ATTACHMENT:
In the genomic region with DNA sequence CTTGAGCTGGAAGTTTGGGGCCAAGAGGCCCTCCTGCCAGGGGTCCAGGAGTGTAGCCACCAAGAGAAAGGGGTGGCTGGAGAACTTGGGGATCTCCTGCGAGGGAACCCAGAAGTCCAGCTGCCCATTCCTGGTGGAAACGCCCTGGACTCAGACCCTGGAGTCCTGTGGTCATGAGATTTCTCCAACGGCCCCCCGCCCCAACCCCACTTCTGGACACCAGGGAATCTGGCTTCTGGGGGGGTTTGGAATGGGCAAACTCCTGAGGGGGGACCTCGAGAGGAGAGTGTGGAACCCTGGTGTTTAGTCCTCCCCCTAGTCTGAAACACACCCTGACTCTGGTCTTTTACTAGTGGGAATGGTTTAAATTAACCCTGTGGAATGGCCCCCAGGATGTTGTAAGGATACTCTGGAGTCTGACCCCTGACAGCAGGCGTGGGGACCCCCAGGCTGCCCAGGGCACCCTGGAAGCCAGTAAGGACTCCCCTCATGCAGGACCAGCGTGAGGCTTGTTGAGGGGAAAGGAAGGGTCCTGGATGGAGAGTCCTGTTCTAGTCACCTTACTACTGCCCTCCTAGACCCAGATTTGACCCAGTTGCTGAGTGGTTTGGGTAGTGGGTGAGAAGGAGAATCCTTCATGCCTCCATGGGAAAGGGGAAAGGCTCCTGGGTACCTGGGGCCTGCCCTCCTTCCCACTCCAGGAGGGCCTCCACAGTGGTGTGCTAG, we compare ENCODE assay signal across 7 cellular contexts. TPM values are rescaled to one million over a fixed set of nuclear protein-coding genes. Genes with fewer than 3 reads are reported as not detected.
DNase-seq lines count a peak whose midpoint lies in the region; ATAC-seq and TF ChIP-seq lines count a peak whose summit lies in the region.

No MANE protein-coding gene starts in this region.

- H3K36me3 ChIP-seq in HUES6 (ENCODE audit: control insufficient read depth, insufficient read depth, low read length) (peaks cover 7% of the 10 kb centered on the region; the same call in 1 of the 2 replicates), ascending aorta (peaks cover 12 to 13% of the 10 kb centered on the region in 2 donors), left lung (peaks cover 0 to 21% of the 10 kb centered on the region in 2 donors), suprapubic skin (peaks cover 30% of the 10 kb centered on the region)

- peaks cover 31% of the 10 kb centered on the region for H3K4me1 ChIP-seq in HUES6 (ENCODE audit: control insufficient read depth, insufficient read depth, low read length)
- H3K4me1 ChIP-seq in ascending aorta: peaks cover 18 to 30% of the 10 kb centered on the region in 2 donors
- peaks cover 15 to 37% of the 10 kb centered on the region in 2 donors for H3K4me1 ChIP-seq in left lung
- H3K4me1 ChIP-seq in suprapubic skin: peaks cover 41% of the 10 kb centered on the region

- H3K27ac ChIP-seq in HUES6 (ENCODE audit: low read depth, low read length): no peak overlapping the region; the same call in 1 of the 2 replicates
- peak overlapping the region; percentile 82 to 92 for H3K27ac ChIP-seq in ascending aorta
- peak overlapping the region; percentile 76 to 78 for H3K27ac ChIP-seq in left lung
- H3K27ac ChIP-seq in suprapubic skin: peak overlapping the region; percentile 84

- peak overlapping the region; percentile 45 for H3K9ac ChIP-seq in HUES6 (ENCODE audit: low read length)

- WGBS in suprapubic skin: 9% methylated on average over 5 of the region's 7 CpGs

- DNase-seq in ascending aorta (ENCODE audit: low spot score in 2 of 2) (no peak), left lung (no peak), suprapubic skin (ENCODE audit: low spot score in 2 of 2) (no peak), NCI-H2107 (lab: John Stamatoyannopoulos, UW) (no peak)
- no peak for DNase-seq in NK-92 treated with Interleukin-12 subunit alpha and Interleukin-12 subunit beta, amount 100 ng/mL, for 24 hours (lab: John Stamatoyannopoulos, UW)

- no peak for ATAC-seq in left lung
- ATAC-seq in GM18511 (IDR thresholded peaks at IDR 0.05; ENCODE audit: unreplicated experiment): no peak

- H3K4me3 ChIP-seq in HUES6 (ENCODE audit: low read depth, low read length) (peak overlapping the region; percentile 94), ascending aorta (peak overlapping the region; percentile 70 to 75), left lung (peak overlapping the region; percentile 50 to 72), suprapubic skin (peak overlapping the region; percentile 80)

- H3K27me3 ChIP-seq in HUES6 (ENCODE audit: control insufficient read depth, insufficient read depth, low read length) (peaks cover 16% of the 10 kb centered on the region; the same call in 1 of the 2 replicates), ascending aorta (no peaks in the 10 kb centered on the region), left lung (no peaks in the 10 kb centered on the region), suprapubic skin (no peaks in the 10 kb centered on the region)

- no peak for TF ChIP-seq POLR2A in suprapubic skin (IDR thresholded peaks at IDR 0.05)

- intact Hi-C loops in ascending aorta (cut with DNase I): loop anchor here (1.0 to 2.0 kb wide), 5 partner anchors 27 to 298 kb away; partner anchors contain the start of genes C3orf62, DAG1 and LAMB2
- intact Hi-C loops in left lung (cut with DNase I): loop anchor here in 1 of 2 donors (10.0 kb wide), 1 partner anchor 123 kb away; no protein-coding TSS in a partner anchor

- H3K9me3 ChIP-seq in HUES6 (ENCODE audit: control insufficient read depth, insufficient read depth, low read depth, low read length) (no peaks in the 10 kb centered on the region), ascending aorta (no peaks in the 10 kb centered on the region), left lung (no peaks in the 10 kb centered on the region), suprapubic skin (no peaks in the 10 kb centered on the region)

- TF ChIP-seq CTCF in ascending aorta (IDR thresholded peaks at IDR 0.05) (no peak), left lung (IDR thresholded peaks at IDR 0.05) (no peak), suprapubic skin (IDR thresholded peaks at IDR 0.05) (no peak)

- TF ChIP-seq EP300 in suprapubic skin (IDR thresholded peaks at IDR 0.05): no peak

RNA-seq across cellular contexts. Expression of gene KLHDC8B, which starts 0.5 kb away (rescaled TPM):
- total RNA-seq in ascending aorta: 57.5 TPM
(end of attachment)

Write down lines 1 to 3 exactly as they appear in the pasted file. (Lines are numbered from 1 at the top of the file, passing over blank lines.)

In the genomic region with DNA sequence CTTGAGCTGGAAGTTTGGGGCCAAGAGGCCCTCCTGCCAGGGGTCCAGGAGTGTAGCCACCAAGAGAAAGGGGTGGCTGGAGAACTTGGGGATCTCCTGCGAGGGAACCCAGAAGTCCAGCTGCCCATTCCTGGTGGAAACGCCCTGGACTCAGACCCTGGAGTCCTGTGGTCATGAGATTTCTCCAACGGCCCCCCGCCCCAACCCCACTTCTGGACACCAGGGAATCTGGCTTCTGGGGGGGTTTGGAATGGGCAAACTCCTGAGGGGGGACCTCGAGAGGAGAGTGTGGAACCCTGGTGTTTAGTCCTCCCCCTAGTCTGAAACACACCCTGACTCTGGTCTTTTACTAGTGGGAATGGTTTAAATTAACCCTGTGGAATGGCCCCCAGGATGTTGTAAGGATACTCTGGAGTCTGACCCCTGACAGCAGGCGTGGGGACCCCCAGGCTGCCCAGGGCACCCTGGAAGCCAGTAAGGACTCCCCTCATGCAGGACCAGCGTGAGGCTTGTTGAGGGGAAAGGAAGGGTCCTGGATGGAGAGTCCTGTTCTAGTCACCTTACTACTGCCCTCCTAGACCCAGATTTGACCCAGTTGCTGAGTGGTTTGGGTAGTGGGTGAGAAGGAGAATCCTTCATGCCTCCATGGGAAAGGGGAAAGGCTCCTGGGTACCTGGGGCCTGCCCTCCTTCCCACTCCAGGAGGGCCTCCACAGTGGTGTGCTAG, we compare ENCODE assay signal across 7 cellular contexts. TPM values are rescaled to one million over a fixed set of nuclear protein-coding genes. Genes with fewer than 3 reads are reported as not detected.
DNase-seq lines count a peak whose midpoint lies in the region; ATAC-seq and TF ChIP-seq lines count a peak whose summit lies in the region.

No MANE protein-coding gene starts in this region.